Student: Perhaps Carol began with some goals that were around her, but then, when she succeeded in using a spoon, she somehow combined her goal “Fill the cup” with the goal of “Use the Spoon”. Also, when she didn’t succeed with the plug, she created an “unsuitable” relationship with the goal of “Use the Plug” to prevent this event from being used again. Then, the next time she wants to fill the cup, she will first try to use the sub-target with a spoon.


That would be a good start, and I would like to mention these compounds “not good”. This is important because we must not only learn how to do things that work, but also we must always avoid the most common mistakes.

However, while these types of theories can help explain how we connect our goals that we already have, it does not answer questions such as: “How do we set new goals that are not sub-goals of existing goals?” or, more generally expressed: “How do we learn new ideas and skills?”

I do not remember many such discussions in books on academic psychology. In the following sections, we will discuss that we cannot acquire our highest-level values ​​in the same way as we learn other things, that is, learn from experience.

Thanks for the translation, Stanislav Sukhanitsky, who responded to my call in the "previous chapter". Who wants to help with the translation - write in a personal email or e-mail

By the way, we launched the translation of another cool book - “The Dream Machine: The History of the Computer Revolution” .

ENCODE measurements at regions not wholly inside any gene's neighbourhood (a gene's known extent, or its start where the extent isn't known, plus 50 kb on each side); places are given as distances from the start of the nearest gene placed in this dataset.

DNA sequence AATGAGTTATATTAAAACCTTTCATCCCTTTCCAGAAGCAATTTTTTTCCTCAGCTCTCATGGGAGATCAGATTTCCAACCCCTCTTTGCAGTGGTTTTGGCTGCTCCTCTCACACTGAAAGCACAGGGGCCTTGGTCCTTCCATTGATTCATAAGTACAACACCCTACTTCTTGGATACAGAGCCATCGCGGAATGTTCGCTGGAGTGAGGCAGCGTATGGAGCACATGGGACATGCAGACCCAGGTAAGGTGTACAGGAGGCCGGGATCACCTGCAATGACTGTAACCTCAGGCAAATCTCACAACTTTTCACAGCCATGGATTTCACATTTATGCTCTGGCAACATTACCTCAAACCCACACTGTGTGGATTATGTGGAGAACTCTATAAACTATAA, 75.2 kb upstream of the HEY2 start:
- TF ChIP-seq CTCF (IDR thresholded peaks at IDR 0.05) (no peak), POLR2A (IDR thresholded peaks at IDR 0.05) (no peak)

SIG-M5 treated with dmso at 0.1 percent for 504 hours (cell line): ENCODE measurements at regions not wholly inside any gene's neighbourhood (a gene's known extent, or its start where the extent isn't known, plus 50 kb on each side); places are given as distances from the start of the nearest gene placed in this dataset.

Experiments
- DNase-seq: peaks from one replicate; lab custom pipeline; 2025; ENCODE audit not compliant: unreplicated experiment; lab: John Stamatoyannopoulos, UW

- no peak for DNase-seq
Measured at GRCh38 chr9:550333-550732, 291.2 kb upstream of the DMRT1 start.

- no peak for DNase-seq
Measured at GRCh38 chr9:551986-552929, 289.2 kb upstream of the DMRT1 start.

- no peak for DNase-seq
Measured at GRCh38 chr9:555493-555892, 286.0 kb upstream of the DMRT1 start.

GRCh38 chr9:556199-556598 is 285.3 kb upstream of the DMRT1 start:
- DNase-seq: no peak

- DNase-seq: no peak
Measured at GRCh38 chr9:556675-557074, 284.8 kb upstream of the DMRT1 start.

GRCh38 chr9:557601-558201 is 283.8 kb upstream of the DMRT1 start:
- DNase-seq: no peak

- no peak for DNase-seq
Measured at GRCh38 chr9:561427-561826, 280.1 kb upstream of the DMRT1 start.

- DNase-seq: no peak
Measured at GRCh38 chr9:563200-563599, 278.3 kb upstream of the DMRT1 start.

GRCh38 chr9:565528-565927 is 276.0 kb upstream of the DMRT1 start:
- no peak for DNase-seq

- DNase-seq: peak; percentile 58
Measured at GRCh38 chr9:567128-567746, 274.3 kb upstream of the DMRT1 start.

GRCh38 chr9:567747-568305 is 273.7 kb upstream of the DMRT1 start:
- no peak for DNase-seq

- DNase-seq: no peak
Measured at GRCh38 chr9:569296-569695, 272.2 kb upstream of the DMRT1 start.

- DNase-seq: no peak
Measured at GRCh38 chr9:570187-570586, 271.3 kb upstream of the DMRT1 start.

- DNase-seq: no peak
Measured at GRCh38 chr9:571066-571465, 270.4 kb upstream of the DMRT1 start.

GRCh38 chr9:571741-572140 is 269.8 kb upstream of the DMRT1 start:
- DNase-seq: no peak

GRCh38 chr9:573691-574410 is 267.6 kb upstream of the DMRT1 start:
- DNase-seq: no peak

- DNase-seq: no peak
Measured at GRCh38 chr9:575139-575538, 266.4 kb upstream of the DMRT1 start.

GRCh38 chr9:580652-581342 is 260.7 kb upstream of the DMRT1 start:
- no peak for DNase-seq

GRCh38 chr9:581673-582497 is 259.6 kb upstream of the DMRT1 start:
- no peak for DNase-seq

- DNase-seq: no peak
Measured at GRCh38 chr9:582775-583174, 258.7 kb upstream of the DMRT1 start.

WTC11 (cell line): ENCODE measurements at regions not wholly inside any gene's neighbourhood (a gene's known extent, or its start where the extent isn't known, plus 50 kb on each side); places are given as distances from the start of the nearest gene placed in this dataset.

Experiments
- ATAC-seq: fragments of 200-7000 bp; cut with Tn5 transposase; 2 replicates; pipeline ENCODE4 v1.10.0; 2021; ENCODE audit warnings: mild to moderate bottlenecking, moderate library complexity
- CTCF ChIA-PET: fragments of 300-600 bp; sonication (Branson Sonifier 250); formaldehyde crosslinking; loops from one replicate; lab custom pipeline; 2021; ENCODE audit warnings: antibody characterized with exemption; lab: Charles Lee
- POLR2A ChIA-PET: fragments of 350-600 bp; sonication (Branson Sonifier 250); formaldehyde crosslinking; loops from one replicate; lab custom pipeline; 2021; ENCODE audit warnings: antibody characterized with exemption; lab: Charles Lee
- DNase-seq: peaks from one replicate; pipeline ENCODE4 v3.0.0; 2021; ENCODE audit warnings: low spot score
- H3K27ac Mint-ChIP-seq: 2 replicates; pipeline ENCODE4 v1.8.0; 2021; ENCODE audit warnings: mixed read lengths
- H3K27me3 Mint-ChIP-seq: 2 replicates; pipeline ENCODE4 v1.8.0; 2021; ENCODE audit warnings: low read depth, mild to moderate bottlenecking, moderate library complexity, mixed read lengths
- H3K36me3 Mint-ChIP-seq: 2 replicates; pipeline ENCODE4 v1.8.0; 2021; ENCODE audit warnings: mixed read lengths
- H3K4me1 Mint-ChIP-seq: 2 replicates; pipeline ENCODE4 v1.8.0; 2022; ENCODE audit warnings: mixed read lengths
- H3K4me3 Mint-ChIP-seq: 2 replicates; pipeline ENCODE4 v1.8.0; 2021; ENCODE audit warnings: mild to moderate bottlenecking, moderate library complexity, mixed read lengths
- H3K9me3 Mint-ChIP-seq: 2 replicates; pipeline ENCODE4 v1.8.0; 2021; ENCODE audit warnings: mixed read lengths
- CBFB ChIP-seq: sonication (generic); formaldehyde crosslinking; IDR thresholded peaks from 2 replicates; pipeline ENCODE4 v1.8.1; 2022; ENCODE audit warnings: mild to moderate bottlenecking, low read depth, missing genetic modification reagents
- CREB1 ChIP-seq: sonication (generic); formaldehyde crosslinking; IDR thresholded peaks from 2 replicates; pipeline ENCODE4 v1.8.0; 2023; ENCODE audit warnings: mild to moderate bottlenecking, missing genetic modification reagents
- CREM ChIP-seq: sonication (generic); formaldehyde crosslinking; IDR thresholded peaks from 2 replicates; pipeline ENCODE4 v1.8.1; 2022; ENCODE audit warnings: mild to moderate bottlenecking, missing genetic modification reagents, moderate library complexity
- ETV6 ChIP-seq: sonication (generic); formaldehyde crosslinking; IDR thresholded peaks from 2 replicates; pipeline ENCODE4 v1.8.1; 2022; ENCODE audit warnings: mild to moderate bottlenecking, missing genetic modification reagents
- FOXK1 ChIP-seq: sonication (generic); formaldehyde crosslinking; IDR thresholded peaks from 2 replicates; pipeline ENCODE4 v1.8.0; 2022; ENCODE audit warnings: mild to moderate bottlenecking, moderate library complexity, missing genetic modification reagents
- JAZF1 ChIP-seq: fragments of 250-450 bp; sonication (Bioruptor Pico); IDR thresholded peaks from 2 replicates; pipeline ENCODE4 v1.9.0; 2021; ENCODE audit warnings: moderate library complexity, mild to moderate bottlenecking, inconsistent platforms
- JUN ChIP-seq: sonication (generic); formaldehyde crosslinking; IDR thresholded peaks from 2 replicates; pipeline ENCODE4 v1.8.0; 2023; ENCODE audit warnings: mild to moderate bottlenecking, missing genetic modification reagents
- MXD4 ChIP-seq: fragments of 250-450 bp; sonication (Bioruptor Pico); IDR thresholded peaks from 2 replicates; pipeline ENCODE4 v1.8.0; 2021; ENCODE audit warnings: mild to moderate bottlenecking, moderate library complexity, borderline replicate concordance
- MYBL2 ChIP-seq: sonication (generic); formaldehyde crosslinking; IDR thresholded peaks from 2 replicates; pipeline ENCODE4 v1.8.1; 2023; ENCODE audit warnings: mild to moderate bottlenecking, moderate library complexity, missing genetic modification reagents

Table of Contents for The Emotion Machine
Chapter 1. Falling in Love
The Love
Of The Sea Of Mental Mysteries
Moods and Emotions
Infant Emotions
Seeing a Mind as a Cloud of Resources
Adult Emotions
Emotion Cascades
Playing with Mud
Attachments and Goals

Attachment-Learning Elevates Goals
Learning and pleasure
Conscience, Values ​​and Self-Ideals
Attachments of Infants and Animals
Who are our Imprimers?
Self-Models and Self-Consistency
Public Imprimers
Chapter 7. Thinking.
Chapter 8. Resourcefulness.
Chapter 9. The Self.

about the author


Marvin Lee Minsky (born Marvin Lee Minsky; August 9, 1927 - January 24, 2016) is an American scientist in the field of artificial intelligence, co-founder of the Laboratory of Artificial Intelligence at the Massachusetts Institute of Technology. [ Wikipedia ]

Interesting facts:

  • Minsky was friends with the critic Harold Bloom of Yale University, who spoke of him as nothing more than "the sinister Marvin of Minsky."
  • Isaac Asimov described Minsky as one of two people who are smarter than himself; the second, in his opinion, was Karl Sagan.
  • Marvin is a robot with artificial intelligence from the Douglas Adams cycle of hitchhikers in the galaxy and the movie Hitchhiker's Guide to the Galaxy (film).
  • Minsky has a contract to freeze his brain after death in order to be "resurrected" in the future.
  • In honor of Minsky, the dog is named the main character in the movie Tron: Legacy. [ Wikipedia ]